Given the heightened risks associated with failure to adhere to the 60-Day Rule (i.e., False Claims Act liability), providers may be inclined to be overly cautious, especially in light of the final rule’s affirmation that appeal rights exist even for those claims repaid voluntarily. This may lead providers to make overly inclusive or even unnecessary reports and repayments. However, using extrapolation for such repayments could leave providers without the ability to effectively appeal the repayments once they are made, since only specifically identified claims that are repaid may be appealed.
However, providers may not repay a subset of claims from a sample that should be extrapolated and then appeal those repayments, thereby tolling the requirement to make further repayment. Though not explicitly stated, it is likely that CMS recognizes the risk of allowing such appeals considering the current status of the administrative appeals process at the Administrative Law Judge (ALJ) level. Under usual circumstances, allowing providers to seek an appeal determination on a subset of claims prior to initiating full repayment would have minimal risk for the government, but given the current multi-year delay for providers seeking an ALJ hearing, such a process would risk losing the entire amount of claims due to be repaid as the lookback period expired while the appeals remain pending.
The processes and expectations established under the 60-Day Rule certainly have greater clarity since the release of the final rule. The provisions of the 60-Day Rule establish the necessary parameters for providers to avoid running afoul of the requirement to report and repay accidentally, even as they create situations where a contractor audit of a single year of claims can trigger a provider’s investigation of an additional five years’ worth of claims.
More troubling problems arise when extrapolation is used with denials involving subject determinations of medical necessity. For such cases, including determinations of whether inpatient care was appropriate or a patient was covered for inpatient rehabilitation services, the use of extrapolation is arguably inappropriate due to the variable facts of each claim. This has not stopped contractors or OIG from using extrapolation to seek recovery of large overpayments against providers. Given the subjective nature of the reviews involved in determinations of medical necessity, such audits can prove very exasperating to a provider. In these instances, a provider may choose to hold out for contractor audits to identify any alleged overpayments, thereby avoiding the need to use extrapolation in an internal audit and potentially impairing any right to challenge the determination on appeal.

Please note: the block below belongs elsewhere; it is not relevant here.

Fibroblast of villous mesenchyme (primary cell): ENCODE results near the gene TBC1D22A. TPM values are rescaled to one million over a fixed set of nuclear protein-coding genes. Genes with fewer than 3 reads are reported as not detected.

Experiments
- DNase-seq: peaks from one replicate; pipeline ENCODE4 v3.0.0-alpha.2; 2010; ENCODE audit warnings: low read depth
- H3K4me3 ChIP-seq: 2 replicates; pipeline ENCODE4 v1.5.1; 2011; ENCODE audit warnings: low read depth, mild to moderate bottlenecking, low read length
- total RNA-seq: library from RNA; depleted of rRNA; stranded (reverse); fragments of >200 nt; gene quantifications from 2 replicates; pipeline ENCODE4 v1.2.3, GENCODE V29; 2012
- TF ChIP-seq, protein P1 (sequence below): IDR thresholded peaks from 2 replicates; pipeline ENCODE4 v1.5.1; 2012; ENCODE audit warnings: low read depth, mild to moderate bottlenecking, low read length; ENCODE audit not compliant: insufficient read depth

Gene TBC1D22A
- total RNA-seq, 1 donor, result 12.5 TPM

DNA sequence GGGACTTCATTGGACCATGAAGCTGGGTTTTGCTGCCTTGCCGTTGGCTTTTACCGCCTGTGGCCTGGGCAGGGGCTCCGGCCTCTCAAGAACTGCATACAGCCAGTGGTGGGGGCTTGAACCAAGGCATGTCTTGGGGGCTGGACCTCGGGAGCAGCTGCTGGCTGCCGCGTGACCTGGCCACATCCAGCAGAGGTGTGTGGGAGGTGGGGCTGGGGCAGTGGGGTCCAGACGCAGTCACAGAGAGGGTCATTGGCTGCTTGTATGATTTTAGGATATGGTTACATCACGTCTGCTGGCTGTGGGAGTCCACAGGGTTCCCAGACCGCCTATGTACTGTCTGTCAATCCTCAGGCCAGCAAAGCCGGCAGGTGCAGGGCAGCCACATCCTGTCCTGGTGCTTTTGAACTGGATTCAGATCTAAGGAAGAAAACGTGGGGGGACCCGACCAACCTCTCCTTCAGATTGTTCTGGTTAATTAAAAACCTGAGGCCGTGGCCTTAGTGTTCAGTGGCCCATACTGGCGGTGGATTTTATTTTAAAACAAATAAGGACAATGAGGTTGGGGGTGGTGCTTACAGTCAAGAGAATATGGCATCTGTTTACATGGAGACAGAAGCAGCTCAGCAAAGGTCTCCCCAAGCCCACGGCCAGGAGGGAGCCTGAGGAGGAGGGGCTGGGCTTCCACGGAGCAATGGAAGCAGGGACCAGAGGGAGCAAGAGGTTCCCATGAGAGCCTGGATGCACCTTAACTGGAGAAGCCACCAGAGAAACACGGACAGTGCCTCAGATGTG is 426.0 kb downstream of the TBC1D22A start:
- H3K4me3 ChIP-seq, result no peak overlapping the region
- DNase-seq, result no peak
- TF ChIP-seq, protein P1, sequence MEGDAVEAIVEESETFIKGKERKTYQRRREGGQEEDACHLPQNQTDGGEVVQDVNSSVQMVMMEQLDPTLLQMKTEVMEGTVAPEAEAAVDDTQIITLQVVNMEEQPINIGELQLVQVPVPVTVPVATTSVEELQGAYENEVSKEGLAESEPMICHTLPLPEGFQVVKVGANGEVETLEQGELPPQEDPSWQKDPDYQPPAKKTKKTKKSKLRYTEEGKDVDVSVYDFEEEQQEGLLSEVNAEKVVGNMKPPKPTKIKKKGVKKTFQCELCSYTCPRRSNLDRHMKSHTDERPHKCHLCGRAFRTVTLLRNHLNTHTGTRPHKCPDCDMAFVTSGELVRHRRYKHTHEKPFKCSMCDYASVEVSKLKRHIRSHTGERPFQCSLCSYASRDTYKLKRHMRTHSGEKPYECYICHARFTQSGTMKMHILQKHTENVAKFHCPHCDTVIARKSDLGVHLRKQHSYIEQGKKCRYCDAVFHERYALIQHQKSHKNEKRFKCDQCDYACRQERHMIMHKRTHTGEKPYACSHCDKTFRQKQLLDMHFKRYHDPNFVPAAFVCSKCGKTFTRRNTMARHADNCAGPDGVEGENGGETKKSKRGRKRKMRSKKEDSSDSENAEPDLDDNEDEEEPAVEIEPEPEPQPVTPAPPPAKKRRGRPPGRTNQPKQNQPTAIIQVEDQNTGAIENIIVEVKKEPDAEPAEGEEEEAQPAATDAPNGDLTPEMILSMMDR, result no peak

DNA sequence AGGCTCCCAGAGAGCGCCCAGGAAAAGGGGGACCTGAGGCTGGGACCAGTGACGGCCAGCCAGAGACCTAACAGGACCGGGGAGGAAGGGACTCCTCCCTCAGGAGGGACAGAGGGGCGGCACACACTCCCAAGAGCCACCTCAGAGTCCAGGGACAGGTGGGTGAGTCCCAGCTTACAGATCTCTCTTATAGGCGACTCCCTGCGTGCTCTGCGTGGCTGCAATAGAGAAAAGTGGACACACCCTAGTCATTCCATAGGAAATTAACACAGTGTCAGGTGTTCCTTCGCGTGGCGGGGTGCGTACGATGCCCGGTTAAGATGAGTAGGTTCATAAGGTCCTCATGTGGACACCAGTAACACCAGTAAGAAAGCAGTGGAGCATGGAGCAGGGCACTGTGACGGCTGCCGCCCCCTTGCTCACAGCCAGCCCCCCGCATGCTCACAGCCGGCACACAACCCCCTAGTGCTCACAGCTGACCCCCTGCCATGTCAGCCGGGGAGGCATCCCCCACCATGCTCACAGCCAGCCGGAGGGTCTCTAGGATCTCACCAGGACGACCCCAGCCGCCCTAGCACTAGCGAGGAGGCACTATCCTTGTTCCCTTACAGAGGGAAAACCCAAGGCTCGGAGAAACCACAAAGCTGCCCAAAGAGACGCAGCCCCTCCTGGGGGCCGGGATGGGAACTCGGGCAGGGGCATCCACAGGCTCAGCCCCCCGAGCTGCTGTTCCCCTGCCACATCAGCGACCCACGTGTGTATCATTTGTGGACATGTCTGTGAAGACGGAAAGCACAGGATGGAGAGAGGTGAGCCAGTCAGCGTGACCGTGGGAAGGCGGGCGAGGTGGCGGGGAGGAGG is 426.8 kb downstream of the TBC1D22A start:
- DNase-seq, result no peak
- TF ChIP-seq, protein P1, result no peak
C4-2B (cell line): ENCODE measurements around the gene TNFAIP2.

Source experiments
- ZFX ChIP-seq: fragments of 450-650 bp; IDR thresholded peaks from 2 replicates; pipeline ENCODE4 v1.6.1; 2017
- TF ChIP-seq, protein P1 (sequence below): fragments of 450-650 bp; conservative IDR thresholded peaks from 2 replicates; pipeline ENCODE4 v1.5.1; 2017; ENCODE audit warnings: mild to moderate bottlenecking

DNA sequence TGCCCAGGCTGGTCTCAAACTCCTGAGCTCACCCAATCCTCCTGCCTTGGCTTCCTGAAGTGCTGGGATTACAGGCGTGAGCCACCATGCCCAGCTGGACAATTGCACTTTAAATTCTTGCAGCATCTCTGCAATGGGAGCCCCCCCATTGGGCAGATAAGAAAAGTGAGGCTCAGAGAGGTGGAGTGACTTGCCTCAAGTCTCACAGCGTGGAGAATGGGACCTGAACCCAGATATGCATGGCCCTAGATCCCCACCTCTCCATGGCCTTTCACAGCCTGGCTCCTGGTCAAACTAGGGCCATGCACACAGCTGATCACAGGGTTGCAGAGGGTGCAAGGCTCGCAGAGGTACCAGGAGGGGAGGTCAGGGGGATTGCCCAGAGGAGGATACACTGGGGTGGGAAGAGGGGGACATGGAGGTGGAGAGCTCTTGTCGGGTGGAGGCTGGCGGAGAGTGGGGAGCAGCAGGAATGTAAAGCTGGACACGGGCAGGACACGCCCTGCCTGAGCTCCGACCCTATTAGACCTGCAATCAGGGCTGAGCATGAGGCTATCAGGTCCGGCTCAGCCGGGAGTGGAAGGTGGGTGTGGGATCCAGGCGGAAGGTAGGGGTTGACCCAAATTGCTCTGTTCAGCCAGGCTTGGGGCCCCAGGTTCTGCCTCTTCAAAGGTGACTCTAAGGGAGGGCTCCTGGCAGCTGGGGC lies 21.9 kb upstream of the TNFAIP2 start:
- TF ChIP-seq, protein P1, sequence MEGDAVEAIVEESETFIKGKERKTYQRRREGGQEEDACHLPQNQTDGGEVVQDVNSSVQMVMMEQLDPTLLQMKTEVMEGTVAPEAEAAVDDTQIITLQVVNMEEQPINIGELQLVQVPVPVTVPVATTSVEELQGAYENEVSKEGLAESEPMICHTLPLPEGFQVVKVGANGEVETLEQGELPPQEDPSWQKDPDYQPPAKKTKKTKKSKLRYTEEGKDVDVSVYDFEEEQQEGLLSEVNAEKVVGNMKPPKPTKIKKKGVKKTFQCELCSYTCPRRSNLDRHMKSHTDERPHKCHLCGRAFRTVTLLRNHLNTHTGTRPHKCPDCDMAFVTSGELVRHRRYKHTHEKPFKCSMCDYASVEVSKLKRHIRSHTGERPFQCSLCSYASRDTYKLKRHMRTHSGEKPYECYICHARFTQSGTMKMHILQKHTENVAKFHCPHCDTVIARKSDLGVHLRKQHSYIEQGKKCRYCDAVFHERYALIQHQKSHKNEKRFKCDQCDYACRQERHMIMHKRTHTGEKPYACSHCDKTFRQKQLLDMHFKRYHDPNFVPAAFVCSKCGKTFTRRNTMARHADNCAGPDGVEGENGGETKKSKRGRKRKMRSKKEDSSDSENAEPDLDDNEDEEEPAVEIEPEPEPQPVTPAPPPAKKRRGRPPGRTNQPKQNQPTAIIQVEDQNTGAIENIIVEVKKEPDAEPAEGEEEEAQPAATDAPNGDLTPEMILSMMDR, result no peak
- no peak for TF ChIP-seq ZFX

Thus, while the clarifications provided by CMS under the final rule are useful in assisting providers with complying with the 60-Day Rule, there remain a number of opportunities for providers to make costly mistakes. The final rule makes it explicitly clear that providers are now subject to a requirement to follow up on contractor audits with investigations of their own to determine if other related overpayments exist. The extension of the reopening timeframe for providers making repayments under the 60-Day Rule opens providers to risks associated with audits, particularly extrapolated ones that are necessarily limited to either the three-year recovery period or the four-year reopening window.
Furthermore, the implications of the 60-Day Rule for providers subject to extrapolated audits are multiplied by the very nature of extrapolation. As with all extrapolations, inaccuracy in determining the applicable error rate and double-counting are risks. These can be amplified when the provider is placed under a duty to further investigate the matter. With extrapolated audits, appeals are more difficult and time-consuming, and they carry higher stakes in the form of proportional amounts of the extrapolated overpayment tied to each specifically identified claim at issue.
Luckily, the 60-Day Rule also clarifies the impact of administrative appeals on providers’ duty to follow up on contested audit findings. The one silver lining for providers tied to the appeals backlog is the potential for their duty to make further inquiries into audit results, extrapolated or not, to be delayed (or extinguished) while appealed denials are pending. This one benefit, however, does little to offset the significant hurdles providers face in all aspects of the current auditing environment: appeal delays, extrapolation, and the burden of the 60-Day Rule.
For more information, contact Christina Hughes at Christina.Hughes@ppsv.com.